One of the things that I have been working on behind the scenes is book cover art for Blackson’s Revenge. Well…technically I’ve been giving input to my book cover artist as we’ve been going back and forth on how to make it look compelling. I’m excited with what he has put together so far. However, I’m getting ahead of myself.I said that I would chronicle my journey in creating the book cover for my novel and I like to be a man of my word. In the first part, I’ll reveal how I found a great book artist for reasonable fee.As I’ve mentioned many times before, I’m a geek on several levels. One of those is a comic book geek. I have been published as a writer of comic stories. I’ve even put together a few shorts that will eventually turn into novels. Because of that and frequenting comic book conventions, I’ve come across a lot of artists. With the Internet, I know exactly where to look for them.Don’t be fooled by the word “comic book”. A vast majority of the comics on shelves today are not for kids. The art in many of them are good and the average artist will charge about $175 a page for comic art work, give or take $50. Do the math for a 22-26 page comic book which is in the $50,000+ range. Not too bad. That’s freelance by the way. So, it goes without saying that they can do some great book cover art as well.
The trick here was to find artists who are trying to break into comics or start their own studios. Up and comers. There are two places that I went for this. The first is DeviantArt.com (a kind of disturbing name). This is a site specifically for artists. All kinds of artists. Some of them are…well…garbage. Some are good. Real good. To save myself time, I put an ad up in the forum which you can get to by clicking the drop down arrow next to the site name in the top left hand corner. Scroll down to Employment Opportunities and click on Job Offers. I placed an ad up outlining the details of my offer in summary form including pay, scope, and deadline. I got over 40 candidates who applied. Many of them were very good.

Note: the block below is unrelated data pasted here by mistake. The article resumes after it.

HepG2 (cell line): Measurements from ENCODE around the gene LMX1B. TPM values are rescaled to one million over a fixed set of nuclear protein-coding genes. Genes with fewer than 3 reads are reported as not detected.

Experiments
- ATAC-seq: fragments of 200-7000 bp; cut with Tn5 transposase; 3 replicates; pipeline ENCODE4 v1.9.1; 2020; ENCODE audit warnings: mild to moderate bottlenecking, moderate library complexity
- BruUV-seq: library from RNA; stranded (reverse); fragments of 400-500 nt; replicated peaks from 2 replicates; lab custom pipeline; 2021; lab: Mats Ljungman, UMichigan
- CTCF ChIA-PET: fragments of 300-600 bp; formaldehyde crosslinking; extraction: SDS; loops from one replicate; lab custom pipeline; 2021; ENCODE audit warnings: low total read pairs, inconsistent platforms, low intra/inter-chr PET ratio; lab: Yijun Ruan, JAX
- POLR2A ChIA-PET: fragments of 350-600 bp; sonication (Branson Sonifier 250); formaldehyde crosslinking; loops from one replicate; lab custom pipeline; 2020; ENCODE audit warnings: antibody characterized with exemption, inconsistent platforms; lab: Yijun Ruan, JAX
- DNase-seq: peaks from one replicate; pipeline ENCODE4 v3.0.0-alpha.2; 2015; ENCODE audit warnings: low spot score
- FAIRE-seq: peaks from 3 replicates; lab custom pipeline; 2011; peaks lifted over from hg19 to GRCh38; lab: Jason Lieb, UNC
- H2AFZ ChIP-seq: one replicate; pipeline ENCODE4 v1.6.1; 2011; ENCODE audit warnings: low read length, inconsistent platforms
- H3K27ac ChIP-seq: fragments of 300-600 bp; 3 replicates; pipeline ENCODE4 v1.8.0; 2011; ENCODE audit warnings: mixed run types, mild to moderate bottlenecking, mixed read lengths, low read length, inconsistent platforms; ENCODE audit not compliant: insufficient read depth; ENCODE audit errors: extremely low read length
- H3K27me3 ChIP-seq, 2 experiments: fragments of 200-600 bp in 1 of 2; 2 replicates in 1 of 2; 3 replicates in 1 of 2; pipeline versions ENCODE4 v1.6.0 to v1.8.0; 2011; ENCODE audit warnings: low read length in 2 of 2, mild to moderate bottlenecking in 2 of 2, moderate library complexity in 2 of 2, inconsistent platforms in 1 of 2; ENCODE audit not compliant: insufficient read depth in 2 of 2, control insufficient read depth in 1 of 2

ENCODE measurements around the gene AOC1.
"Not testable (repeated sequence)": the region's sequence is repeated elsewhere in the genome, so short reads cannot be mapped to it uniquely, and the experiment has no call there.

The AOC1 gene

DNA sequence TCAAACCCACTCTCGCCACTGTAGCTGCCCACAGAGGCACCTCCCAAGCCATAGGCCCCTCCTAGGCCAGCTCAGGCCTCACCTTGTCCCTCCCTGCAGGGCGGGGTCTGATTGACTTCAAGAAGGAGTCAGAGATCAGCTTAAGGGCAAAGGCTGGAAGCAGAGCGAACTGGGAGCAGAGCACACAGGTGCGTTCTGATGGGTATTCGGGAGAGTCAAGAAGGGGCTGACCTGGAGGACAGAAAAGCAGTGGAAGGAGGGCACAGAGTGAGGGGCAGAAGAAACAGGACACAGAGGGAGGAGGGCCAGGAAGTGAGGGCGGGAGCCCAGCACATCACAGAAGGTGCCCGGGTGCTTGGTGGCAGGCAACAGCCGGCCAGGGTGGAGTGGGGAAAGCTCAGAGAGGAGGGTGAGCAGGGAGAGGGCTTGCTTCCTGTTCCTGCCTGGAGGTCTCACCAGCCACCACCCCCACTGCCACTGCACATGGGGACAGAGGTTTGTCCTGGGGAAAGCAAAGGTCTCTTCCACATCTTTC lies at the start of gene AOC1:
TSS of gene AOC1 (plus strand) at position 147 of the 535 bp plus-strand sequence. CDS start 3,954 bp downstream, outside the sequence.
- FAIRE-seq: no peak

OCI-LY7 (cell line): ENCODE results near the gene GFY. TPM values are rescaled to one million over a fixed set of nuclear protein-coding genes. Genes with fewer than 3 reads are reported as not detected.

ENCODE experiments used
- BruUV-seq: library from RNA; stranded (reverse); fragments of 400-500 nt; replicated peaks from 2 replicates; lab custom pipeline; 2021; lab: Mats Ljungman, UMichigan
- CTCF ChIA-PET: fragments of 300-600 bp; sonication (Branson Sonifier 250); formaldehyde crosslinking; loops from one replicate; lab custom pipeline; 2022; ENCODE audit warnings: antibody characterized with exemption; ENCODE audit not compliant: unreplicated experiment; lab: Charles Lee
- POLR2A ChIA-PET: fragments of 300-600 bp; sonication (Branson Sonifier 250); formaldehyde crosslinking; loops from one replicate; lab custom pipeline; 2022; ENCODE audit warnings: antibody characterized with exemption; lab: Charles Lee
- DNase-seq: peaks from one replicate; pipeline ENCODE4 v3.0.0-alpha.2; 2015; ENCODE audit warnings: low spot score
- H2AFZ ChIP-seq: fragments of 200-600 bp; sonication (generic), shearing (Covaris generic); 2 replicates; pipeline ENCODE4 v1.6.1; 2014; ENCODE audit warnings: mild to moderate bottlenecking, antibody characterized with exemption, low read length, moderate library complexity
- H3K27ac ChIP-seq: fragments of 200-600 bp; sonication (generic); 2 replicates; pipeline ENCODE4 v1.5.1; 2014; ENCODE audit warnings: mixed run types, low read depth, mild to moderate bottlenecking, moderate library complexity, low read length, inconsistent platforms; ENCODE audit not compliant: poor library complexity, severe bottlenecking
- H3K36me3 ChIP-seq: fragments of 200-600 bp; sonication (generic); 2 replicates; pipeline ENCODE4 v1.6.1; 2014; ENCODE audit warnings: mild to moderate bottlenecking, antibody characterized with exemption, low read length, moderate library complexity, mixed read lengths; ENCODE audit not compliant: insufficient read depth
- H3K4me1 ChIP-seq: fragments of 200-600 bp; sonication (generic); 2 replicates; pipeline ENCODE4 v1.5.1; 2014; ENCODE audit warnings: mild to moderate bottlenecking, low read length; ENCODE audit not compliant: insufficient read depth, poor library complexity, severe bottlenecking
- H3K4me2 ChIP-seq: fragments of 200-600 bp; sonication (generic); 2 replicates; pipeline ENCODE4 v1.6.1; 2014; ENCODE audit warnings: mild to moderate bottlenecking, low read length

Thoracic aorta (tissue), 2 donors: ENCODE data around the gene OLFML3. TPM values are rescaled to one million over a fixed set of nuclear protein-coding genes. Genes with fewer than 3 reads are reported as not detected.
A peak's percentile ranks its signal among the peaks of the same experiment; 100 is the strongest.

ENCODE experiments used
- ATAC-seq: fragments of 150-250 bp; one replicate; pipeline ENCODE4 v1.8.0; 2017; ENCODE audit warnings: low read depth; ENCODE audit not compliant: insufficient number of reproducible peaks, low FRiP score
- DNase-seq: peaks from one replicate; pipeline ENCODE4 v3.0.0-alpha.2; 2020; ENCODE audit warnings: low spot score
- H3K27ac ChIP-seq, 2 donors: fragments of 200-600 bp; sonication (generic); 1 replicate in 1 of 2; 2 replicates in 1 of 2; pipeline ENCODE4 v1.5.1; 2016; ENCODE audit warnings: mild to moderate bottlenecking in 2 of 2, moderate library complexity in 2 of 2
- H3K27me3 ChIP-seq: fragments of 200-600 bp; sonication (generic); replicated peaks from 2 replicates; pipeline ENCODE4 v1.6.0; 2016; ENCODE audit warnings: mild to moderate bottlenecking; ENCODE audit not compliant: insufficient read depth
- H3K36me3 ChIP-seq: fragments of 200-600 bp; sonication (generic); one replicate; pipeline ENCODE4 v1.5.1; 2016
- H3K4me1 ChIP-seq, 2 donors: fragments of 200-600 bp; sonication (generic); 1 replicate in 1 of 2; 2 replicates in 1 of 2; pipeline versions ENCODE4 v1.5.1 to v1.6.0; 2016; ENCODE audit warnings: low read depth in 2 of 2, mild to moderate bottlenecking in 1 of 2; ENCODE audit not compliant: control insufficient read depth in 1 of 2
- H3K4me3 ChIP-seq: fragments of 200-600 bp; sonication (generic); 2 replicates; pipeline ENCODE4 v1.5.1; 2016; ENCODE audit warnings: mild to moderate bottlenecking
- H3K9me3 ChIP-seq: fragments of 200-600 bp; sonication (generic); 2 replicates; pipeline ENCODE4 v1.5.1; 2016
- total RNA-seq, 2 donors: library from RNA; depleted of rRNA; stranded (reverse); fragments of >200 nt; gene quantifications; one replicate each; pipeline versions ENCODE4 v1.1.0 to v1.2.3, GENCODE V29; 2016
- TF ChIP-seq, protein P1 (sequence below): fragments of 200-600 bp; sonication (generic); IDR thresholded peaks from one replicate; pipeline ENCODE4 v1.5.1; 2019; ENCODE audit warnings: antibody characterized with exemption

So, it was time for me to go through the process in stages. The first stage had me choosing 20 candidates to “make the cut”. From those twenty, I whittled it down to three then one, the winner. Some of the art that you see in this post is from artists that I passed up on.
Yeah. I know. These cats are good.
Why a book cover artist instead of a designer? Part of the reason is because of the genre I write. Scf-fi/fantasy. Those kinds of books tend to have illustrated covers.
Second is because I’m designing my own covers. The artist that I have will be the artist on all three of the novels in the series. However, I need to just add a word of advice here: if you don’t have any idea what a good cover entails, don’t have the software to do it or have it and don’t know how to use it, I suggest getting a designer. However, if you are good at picking up those kinds of things and want to learn it for future projects, have at it. The key here is as long as it looks good and you get a good illustrator then you’ve tackled 90% of the problem. If you write in a different genre where photo manipulation is the order of the day, may be a good idea to get someone else to do it for you unless you’re willing to take the time to learn. . Just make sure the results are compelling, high quality, and eye catching, among other things. I’ll do a post on my personal suggestion for learning book cover design for your projects.
That was the beginning. I am extremely happy with my artist and I’m looking forward to working with him in the future, God willing. My next step in the process was getting down to business. That means contracts. I’ll cover that in my next post.